I do that to a point, but we often have to work together with others and be
at a particular place at a given time. The real obsessiveness started with
the railroads, then factories

HeyBub

unread,
Oct 19, 2010, 10:46:51 PM10/19/10
to

Oh. Here's some more you might find useful:

You're circling the drain,
They gonna be drawin' you in chalk on the sidewalk,
Gave me the stink-eye
He needs flashlight therapy
'Roided up primate
Hold a grudge longer than my ex-wife
The medicine man's gonna be wavin' chicken claws over your ashes

And, when referring to a suspect, the following have been found to be
appropriate: Goblin, Gremlin, Squint, Slope, Miscreant, Do-bad, Slop-sucker,
Solid waste, and Chicken-plucker.

When you exhaust this set, just let me know. I've got a million of 'em.


HeyBub

unread,
Oct 19, 2010, 10:48:41 PM10/19/10
to

Oooh! Good idea!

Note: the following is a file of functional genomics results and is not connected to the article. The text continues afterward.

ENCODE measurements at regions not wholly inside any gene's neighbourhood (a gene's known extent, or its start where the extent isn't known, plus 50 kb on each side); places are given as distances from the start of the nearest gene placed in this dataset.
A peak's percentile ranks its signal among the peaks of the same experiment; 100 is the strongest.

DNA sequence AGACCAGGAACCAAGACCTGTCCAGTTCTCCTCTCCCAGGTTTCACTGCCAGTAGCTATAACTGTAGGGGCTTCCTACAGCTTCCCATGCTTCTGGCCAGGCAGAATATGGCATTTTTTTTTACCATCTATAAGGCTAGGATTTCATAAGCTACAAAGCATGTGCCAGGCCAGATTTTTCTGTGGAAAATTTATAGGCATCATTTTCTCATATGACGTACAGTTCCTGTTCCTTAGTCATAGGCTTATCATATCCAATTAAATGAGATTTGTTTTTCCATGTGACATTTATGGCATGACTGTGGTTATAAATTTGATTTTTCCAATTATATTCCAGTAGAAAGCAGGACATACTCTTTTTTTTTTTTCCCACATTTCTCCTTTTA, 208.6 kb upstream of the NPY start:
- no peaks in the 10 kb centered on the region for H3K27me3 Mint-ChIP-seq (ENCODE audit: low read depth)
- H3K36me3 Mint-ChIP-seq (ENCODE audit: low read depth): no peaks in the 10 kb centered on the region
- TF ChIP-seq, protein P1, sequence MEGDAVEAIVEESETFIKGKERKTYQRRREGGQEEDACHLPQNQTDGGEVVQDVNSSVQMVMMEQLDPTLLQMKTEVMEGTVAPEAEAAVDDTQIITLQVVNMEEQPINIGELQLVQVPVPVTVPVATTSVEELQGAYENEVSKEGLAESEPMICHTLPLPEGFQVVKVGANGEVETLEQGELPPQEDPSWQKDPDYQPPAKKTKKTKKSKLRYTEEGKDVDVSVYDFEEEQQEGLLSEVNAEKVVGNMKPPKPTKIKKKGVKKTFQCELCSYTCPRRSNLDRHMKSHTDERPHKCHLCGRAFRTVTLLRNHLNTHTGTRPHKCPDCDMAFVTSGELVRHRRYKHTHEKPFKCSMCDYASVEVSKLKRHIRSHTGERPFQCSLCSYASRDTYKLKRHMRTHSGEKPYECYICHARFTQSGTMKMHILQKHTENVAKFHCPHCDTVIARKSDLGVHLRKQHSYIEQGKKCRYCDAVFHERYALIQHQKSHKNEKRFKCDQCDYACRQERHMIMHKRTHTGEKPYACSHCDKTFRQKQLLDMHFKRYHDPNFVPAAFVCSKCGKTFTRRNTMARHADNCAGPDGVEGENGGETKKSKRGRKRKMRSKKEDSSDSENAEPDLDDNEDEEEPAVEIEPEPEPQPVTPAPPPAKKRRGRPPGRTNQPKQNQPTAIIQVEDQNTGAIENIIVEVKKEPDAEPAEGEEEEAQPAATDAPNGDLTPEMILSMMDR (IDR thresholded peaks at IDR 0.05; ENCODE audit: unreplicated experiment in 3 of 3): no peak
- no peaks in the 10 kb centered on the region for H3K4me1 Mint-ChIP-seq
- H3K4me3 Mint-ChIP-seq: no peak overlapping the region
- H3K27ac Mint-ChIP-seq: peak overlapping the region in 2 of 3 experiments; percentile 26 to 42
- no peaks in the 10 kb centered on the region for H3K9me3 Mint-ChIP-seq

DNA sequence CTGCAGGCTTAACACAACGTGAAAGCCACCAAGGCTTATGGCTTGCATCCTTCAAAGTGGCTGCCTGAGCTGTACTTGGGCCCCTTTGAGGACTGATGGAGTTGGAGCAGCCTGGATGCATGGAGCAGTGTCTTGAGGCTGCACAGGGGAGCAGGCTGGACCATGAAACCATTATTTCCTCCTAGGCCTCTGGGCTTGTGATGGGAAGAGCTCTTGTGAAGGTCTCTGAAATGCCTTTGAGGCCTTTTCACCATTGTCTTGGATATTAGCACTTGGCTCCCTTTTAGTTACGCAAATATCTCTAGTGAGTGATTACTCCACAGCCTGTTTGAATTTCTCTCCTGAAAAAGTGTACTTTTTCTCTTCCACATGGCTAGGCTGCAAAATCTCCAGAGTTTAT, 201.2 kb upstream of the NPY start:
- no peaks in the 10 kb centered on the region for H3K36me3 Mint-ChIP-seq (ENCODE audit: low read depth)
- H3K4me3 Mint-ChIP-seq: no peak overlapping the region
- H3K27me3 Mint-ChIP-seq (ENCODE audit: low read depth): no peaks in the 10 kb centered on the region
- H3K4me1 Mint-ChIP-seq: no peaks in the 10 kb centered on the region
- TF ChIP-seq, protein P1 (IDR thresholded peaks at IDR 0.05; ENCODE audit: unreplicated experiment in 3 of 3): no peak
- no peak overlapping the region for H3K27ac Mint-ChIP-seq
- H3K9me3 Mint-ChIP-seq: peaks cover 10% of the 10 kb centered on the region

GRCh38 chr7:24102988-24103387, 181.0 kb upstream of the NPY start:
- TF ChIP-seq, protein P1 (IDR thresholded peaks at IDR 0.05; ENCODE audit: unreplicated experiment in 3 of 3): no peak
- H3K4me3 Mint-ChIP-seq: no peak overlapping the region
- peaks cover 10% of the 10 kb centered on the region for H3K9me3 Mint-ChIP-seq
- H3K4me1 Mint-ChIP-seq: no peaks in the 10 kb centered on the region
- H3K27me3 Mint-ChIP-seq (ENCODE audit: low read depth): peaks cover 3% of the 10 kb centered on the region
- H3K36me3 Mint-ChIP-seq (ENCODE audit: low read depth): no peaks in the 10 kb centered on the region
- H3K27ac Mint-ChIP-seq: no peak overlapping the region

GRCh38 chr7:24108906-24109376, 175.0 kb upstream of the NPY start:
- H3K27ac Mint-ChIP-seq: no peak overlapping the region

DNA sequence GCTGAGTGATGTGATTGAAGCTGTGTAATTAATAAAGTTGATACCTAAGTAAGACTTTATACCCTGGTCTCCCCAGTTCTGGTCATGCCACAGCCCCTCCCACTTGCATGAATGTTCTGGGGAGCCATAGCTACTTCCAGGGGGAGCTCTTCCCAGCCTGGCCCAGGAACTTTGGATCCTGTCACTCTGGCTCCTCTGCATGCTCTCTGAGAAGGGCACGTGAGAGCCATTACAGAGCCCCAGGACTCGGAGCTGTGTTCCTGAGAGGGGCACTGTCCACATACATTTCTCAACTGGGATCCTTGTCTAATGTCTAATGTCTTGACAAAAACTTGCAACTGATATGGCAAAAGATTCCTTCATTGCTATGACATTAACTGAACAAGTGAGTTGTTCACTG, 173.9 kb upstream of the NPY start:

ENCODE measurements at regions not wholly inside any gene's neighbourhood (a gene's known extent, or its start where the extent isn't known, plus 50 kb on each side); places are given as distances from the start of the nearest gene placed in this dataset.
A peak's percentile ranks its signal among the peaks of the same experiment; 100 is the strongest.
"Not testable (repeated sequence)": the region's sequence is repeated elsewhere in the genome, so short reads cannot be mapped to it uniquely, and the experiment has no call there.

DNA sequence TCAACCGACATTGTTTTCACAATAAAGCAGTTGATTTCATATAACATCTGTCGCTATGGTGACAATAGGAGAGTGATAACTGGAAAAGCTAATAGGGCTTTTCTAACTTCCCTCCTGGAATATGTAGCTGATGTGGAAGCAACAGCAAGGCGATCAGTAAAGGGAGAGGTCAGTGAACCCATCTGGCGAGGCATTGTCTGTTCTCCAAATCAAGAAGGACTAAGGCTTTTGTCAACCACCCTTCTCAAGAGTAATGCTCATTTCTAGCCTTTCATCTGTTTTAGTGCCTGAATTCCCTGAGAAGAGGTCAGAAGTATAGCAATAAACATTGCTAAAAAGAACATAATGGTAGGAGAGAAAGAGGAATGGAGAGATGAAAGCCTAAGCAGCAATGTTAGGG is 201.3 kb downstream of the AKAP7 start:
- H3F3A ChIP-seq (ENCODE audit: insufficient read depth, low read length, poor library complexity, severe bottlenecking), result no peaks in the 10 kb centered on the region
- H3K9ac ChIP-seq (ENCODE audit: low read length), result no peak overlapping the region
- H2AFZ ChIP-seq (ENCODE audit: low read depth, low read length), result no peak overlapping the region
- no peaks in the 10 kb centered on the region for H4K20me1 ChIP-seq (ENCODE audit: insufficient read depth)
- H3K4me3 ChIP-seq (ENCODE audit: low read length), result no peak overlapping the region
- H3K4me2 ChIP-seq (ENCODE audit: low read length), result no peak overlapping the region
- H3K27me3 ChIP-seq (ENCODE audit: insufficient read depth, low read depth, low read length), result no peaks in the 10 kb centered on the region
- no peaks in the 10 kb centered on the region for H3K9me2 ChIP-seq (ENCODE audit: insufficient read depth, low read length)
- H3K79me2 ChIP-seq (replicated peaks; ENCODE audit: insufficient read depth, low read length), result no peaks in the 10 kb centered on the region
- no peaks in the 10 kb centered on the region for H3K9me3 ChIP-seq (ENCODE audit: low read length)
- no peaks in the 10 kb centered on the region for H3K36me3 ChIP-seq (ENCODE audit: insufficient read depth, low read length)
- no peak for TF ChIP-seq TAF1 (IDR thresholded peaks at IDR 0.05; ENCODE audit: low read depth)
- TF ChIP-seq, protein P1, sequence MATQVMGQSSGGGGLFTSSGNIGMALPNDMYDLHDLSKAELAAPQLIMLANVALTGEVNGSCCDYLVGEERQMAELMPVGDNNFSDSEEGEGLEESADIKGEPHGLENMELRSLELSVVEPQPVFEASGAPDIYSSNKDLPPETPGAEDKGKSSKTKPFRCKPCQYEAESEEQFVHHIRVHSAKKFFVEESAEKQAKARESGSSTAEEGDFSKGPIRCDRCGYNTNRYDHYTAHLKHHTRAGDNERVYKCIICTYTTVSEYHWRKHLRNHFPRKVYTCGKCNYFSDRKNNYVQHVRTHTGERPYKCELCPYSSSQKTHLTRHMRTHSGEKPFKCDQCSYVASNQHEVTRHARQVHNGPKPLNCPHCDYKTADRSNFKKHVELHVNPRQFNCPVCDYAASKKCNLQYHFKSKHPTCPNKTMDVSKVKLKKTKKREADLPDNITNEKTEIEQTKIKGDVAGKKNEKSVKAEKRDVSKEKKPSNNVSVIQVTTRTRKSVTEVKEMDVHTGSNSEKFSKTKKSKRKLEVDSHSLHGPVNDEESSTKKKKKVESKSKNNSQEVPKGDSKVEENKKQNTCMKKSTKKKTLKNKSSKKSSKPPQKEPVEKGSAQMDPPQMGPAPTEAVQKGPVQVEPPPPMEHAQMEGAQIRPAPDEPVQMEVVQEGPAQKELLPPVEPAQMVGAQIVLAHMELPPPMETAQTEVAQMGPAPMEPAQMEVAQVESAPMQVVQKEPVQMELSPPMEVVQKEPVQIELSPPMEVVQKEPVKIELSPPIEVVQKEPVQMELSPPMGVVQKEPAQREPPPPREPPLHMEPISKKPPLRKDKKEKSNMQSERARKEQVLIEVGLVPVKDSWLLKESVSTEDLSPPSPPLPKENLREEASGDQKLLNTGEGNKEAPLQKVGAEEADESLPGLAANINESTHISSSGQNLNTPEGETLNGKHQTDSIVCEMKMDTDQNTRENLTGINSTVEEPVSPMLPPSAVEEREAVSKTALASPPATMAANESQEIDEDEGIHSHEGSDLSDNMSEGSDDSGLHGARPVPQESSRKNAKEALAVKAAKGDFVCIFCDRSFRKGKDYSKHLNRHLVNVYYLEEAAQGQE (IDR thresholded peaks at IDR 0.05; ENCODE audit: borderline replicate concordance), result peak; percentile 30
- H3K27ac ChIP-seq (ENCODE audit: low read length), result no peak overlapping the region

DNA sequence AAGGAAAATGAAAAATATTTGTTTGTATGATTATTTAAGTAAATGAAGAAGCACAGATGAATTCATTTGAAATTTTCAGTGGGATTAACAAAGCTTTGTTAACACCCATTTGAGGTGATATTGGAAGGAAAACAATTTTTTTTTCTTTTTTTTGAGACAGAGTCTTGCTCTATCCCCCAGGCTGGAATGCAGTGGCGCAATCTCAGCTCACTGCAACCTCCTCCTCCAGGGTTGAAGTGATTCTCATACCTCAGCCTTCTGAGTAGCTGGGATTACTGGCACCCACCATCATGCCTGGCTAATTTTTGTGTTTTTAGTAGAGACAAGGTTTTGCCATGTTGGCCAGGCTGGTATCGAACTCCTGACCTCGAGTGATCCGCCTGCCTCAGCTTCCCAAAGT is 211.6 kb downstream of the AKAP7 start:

Message has been deleted

aemeijers

unread,
Oct 19, 2010, 11:23:09 PM10/19/10
to

Not disagreeing with you, but unfortunately those people who deposit
great steaming piles of money in my bank account every two weeks expect
me to show up around the same time every day, etc.

That, plus I need to know when my TV shows are on, if I want to watch
them realtime.

--
aem sends...

HeyBub

unread,
Oct 20, 2010, 7:39:05 AM10/20/10
to
Smitty Two wrote:
>
> My older microwave lets me choose to not set the clock at all, but the
> timing functions work as needed. When not in use, the display is
> blank / black. I hate clocks. I don't own a watch, don't have a clock
> in the bedroom. I keep one clock in the house, in the kitchen. That